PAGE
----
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6 things you’ll learn as a new military spouse

Being a military spouse is a unique experience, ripe with its own challenges and victories. …

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(Marines/Lance Cpl. Daniel Boothe)

Being a military spouse is a unique experience, ripe with its own challenges and victories. Here’s a list of 6 things you’ll learn as you adjust to your new life on a military base.

You’ll truly start seeing each duty station as temporary
(and not necessarily in a bad way)

(U. S. Air Force photo by Sue Sapp)

Related: 15 duty station tips for Milspouses to feel right at home sooner

I remember the first time we PCS’ed and time felt like it stopped. We were adjusting to being away from family for the first time, and so much of those first months were spent counting down to when we would be going to visit them. Until we really started to realize we liked where we were, and when it came time to leave, we didn’t want to say goodbye.

By the nature of a PCS, you’ll only spend a handful of years at a duty station before you’ll have to move again. This can be great if you end up somewhere that just really isn’t your speed, but it’s also an invitation to see how much of that area you can really explore and enjoy. There hasn’t been a single duty station we have been to that we truly didn’t like, and all for very different reasons. Sure, we’ve loved some more than others (New Orleans has become our second home) but we’ve embraced this lifestyle and always find things we love about where we are.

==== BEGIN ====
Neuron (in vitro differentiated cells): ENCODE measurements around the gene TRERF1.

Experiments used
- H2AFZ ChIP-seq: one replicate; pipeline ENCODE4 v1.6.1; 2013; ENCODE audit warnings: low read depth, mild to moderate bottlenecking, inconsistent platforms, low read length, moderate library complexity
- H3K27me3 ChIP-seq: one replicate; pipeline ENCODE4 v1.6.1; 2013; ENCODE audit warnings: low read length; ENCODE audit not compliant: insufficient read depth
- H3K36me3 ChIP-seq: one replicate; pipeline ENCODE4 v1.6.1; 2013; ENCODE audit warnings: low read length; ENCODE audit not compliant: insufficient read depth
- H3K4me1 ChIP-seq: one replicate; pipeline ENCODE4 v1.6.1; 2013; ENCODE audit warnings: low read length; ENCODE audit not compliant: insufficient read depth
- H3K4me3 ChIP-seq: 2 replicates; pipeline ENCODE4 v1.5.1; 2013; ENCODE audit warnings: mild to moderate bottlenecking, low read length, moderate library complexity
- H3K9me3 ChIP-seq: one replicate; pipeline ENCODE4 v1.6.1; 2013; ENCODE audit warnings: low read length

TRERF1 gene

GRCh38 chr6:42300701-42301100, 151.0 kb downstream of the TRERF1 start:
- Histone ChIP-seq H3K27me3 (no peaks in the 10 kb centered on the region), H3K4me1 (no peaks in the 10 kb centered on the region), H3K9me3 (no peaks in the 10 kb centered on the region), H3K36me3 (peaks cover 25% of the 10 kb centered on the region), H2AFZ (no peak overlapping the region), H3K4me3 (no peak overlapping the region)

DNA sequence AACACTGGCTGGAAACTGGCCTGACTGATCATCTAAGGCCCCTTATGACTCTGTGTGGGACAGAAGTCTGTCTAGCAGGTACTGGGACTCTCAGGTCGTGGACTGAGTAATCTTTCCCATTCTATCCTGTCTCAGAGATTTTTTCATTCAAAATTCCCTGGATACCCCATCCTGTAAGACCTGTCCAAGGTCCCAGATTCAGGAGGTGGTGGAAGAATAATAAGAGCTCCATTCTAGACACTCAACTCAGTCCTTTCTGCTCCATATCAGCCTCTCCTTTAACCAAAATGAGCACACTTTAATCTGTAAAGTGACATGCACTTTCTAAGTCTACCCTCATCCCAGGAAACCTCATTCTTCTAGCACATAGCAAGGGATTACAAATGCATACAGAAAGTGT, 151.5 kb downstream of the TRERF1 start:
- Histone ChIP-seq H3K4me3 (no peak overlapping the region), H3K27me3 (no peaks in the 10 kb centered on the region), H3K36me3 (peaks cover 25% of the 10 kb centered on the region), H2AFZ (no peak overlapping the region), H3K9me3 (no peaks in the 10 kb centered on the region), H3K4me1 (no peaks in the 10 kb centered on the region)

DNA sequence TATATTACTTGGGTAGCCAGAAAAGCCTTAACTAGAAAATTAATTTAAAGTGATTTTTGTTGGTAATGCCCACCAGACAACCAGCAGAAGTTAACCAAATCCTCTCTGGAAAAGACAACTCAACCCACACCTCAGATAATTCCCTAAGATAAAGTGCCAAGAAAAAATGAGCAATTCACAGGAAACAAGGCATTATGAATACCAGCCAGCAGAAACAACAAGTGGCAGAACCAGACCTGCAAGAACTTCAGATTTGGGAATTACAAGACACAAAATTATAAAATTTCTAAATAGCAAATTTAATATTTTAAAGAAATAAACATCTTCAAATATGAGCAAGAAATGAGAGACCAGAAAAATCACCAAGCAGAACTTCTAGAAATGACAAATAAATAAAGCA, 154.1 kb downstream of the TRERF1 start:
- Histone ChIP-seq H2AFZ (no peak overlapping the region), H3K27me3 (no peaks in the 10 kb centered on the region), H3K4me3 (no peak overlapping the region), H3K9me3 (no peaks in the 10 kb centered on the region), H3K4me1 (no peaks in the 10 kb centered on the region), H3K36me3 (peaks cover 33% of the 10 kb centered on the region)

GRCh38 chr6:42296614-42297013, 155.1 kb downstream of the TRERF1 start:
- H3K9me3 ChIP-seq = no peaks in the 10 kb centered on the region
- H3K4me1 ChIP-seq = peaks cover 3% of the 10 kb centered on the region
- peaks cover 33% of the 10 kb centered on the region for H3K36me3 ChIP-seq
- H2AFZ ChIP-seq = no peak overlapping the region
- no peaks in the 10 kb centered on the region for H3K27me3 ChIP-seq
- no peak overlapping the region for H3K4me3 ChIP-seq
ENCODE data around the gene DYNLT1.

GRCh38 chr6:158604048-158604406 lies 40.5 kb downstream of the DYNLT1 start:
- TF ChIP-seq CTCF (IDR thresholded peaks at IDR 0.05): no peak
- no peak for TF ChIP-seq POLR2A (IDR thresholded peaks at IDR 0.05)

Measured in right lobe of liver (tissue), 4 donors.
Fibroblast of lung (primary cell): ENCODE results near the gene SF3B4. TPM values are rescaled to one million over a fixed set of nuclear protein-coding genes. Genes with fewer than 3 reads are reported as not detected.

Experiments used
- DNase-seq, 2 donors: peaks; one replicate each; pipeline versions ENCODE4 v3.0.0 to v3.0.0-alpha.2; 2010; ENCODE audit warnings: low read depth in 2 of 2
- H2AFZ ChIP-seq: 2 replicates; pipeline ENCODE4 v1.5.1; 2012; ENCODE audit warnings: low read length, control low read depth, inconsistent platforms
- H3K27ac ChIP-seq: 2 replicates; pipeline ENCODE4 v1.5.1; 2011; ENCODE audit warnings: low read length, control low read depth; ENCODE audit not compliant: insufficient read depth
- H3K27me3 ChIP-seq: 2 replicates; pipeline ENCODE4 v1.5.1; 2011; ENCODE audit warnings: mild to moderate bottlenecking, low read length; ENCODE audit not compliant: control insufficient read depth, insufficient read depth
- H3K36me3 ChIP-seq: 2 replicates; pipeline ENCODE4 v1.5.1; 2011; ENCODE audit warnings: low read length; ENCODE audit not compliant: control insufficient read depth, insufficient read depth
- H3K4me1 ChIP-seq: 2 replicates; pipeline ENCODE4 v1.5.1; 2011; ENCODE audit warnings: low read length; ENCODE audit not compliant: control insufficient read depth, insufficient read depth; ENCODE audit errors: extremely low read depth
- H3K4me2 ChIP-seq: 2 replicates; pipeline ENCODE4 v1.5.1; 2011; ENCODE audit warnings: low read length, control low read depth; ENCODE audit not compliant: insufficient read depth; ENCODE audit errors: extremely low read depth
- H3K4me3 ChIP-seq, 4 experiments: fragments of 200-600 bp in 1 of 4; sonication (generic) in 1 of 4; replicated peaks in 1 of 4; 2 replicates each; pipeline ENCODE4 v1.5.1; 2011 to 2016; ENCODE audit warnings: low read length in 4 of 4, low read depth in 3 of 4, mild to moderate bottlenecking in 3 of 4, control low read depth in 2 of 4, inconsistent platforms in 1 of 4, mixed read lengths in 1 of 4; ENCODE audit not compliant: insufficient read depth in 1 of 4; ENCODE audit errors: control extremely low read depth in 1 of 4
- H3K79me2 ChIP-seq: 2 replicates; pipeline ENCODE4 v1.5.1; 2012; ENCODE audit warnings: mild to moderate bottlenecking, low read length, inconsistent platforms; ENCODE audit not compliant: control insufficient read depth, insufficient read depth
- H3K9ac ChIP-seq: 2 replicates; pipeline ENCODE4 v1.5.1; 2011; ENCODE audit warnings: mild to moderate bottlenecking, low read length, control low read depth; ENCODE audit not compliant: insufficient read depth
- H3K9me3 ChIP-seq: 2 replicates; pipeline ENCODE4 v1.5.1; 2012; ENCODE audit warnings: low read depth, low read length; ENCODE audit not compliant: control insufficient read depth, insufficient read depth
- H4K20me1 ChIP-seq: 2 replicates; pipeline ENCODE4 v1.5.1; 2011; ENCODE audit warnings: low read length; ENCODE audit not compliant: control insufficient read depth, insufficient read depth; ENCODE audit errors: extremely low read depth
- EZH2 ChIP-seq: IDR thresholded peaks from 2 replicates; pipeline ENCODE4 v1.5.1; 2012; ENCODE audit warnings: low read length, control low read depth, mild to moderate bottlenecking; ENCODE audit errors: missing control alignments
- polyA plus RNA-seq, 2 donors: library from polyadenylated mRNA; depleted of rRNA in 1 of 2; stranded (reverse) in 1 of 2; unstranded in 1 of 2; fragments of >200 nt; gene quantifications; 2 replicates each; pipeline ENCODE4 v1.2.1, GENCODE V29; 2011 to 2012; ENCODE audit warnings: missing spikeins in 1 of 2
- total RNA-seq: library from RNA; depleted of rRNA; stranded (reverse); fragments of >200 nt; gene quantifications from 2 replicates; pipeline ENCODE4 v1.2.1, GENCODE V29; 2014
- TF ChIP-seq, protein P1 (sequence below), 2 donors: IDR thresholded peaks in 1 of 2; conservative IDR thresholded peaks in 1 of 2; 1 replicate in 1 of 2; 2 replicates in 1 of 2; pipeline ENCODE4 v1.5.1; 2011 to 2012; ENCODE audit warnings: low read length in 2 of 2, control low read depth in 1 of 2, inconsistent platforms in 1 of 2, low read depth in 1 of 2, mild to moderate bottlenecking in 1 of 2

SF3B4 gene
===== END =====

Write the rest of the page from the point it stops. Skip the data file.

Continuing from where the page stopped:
It’s also a natural progression of the military family to start thinking about your next duty station, even if your spouse has just checked-in to this one. You get used to thinking about the future in smaller, bite sized pieces. It’s exciting, easier to predict and manage, and at the very least, helps you figure out if you should really unpack that box, or just leave it taped up in the garage for next time.

Communication is key

(U.S. Marine Corps photo by Sgt. Justin J. Shemanski)

Related: 9 ways to make your military marriage stronger

As it is with all successful relationships, communication is going to be a top priority. Whether it’s during a deployment, TAD trip, range training or drill weekend, there will be a considerable time where you and your spouse are not together. Depending on the circumstances, there will inevitably be times where communication is limited, so it’s important to make the most of the time you’ve got.

It goes beyond being separated as well. Communication is an integral part of the teamwork and decision making that goes into making a military marriage work. It means having honest conversations about how important it is to visit family throughout the year or go home for the holidays. It means talking about the implications and expectations of your spouse’s job requirements in the military, and how that affects you. It means an open dialogue when it comes time for your spouse to decide if they are going to re-enlist.

This is not an easy life to live, and it comes with a lot of factors that civilian life typically does not. You and your partner need to be each other’s biggest support system, and that comes from being able to have frank discussions.

You’ll surprise yourself at your ability to adapt and overcome

(DoD photo by Mass Communication Specialist 2nd Class Daniel M. Young, U.S. Navy/Released)

Related: Military relationships: 5 things you need to know

The most predictable thing about being a military spouse is that much of this life is unpredictable. It can be really intimidating and frustrating at first, feeling like there are no straight answers until it’s time to act, but after a while, you develop an “it is what it is” mentality.